The FBI has launched an app for smartphones that allows users to help federal law enforcement track down stolen artwork. One missing art piece is this Francisco Mora print of miners. Photo courtesy of FBI
April 13 (UPI) -- The FBI has launched an app for smartphones that allows users to help federal law enforcement track down stolen artwork.
The app, titled the FBI's National Stolen Art File, is available on the Apple App Store and Google Play and comes amid an international push in recent months to recover stolen art.
"One of the biggest evolutions for NSAF was making it publicly available," said Colleen Childers of the FBI's Art Crime Program in a statement.
"Now, with the new mobile upgrade that we've undergone, we want to continue to push to make it a more user-friendly platform."
The app will allow users to share entries in the database by text, email or social media as well as calling the FBI or submitting tips online.
"While the app was primarily created with law enforcement and art-industry partners in mind, anyone can use it to verify that art or antiquities they own or are looking to buy aren't actually stolen property," the FBI said in its news release.
Among the missing art featured in the app are dozens of prints by pop artist Andy Warhol, including seven of his famous Campbell's Soup can silkscreens and two of actress Marilyn Monroe.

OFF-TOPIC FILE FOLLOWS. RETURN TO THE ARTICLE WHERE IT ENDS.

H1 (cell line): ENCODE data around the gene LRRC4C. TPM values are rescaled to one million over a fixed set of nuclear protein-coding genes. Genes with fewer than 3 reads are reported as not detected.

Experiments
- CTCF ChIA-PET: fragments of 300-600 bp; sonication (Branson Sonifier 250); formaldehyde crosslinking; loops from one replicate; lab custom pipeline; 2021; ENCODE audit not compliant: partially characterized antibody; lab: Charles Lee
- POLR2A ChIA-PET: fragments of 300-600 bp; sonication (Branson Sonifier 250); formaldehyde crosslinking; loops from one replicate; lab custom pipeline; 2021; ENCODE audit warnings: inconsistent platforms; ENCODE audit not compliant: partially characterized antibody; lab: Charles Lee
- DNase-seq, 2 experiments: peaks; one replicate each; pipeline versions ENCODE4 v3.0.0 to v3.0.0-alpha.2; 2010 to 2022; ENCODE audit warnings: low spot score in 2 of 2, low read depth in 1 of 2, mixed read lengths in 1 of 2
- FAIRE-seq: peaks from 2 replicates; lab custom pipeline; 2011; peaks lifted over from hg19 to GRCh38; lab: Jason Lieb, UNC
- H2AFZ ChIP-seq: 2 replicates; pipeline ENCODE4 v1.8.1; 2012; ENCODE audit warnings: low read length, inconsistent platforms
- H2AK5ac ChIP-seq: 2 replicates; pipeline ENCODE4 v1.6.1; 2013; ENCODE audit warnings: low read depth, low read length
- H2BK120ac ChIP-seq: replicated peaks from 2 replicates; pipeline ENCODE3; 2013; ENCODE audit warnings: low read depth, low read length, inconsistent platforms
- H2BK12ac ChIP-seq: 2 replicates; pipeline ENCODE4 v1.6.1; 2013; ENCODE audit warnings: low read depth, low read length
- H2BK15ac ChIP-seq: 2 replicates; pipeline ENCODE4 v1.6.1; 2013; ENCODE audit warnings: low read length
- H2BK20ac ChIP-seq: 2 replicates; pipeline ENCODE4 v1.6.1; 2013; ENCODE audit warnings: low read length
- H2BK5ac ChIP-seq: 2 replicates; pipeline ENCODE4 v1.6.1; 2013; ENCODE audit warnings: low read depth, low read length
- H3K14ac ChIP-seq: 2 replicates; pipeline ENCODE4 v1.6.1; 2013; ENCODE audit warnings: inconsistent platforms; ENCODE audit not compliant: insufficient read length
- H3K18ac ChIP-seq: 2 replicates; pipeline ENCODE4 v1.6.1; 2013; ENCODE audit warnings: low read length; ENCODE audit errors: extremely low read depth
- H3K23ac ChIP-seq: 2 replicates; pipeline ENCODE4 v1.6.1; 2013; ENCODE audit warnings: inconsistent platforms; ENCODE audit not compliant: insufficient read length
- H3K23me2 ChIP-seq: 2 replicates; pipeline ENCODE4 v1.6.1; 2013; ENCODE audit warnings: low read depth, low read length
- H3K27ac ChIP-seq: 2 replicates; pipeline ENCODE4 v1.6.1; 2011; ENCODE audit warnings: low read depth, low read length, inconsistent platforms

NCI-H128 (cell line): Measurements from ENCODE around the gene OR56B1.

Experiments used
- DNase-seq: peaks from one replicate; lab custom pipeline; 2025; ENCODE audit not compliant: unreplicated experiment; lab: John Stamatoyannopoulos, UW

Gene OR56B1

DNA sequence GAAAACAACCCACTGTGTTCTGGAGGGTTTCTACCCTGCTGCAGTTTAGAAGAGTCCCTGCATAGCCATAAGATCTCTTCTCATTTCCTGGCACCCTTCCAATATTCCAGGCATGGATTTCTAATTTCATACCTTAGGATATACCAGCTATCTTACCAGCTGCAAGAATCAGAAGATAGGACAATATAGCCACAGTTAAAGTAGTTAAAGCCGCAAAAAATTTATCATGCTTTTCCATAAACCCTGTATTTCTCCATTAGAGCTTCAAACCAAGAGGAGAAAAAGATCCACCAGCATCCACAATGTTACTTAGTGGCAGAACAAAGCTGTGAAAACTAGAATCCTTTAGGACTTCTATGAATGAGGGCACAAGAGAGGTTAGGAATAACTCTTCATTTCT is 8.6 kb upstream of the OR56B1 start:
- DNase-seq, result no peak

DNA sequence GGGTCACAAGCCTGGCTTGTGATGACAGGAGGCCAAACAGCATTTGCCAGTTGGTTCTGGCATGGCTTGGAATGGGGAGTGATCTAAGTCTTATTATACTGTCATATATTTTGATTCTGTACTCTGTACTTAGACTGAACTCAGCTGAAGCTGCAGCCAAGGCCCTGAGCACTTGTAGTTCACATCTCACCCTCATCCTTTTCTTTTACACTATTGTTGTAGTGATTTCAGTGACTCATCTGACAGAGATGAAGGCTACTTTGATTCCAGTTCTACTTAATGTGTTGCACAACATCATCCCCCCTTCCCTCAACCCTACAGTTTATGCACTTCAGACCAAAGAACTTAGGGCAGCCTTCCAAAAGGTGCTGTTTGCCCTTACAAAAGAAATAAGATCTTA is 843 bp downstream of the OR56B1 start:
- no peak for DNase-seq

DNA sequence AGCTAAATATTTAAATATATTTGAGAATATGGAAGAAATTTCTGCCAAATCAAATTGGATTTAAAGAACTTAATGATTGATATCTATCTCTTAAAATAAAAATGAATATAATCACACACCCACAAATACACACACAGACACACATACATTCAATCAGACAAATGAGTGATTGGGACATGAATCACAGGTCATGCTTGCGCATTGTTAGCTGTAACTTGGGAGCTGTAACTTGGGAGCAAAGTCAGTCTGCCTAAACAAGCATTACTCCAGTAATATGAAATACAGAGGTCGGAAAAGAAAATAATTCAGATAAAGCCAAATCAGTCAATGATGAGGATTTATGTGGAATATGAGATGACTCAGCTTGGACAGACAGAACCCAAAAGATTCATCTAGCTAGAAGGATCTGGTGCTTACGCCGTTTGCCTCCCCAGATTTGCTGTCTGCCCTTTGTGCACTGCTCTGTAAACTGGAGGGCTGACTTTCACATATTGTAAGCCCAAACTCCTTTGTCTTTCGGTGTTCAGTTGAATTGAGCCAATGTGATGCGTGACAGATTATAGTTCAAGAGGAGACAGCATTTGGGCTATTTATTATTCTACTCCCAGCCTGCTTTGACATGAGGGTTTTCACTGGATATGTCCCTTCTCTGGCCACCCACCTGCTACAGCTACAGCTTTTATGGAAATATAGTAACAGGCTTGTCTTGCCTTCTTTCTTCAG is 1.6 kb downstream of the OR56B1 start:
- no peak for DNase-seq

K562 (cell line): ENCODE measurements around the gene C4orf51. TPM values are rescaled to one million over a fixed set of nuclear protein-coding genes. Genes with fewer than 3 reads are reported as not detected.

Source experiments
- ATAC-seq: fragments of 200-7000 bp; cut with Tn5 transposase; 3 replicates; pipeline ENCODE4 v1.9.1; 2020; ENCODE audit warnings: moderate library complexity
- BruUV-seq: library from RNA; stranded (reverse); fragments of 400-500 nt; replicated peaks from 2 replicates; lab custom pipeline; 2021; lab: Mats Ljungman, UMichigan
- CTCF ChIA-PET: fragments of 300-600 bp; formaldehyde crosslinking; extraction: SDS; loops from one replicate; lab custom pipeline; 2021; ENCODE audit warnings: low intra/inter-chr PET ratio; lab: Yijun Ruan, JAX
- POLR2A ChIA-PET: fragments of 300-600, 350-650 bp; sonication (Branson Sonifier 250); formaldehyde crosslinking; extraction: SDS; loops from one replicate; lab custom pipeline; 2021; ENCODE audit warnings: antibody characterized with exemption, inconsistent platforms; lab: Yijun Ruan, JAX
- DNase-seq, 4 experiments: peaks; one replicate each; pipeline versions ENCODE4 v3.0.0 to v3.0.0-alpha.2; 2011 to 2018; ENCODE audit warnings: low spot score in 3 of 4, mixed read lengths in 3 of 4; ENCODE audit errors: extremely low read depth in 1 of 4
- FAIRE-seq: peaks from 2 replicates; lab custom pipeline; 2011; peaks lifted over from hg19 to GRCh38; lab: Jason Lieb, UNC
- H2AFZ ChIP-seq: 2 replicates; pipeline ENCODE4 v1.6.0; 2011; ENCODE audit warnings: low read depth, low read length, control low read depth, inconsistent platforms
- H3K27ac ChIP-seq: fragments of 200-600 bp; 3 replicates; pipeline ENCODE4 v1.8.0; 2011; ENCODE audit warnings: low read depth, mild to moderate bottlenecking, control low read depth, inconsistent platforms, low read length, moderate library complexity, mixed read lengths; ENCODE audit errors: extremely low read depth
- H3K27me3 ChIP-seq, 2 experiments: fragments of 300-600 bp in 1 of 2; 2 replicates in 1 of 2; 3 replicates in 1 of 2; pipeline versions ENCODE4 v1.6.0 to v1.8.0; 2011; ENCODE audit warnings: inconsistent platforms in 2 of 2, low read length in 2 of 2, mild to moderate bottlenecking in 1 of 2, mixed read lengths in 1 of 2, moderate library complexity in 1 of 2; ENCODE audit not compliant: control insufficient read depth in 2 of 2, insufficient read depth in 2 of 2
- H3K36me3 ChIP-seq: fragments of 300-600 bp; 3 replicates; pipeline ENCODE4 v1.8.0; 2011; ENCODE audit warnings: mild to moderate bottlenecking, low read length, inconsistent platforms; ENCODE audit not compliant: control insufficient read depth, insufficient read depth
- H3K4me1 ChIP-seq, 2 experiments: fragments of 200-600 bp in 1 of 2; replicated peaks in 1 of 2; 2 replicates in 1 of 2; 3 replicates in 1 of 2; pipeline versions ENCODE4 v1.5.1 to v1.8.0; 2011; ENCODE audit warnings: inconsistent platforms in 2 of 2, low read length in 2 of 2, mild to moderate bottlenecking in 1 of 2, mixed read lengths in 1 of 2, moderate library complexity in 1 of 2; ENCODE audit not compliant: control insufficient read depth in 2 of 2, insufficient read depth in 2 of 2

Missing artwork spans millennia, from ancient artifacts to Renaissance masters such as Albrecht Durer to modern-day stars like David Hockney.
Other artists featured in the database include Henri Matisse, Vincent Van Gogh, Pablo Picasso, Francisco Mora, Erté, Marc Chagall, Salvador Dali, Rembrandt and Edna Hibel -- each of whom have numerous works in the database of missing art.
In total, there are at least 4,533 items in the database that can be filtered by categories such as the medium in which the art was made.
The app does not provide many details about the missing artwork, such as any known circumstances on when and how they went missing or from where.
The FBI app comes nearly a decade after Italy's Carabinieri launched its groundbreaking app to help fight against art theft. The iTPC app contains a massive database of more than 5.7 million art and cultural artifacts that have been stolen, and unlike the FBI app, allows users to input a photo of artwork they own to search for a match.
Interpol also launched an app in 2021 called ID-Art, which contains more than 52,000 objects from 134 member countries.
Users of the Interpol app can report any potentially stolen items to the international law enforcement agency, which will then follow up on the reports or transmit them to local authorities. It also allows art organizations to report art theft to Interpol.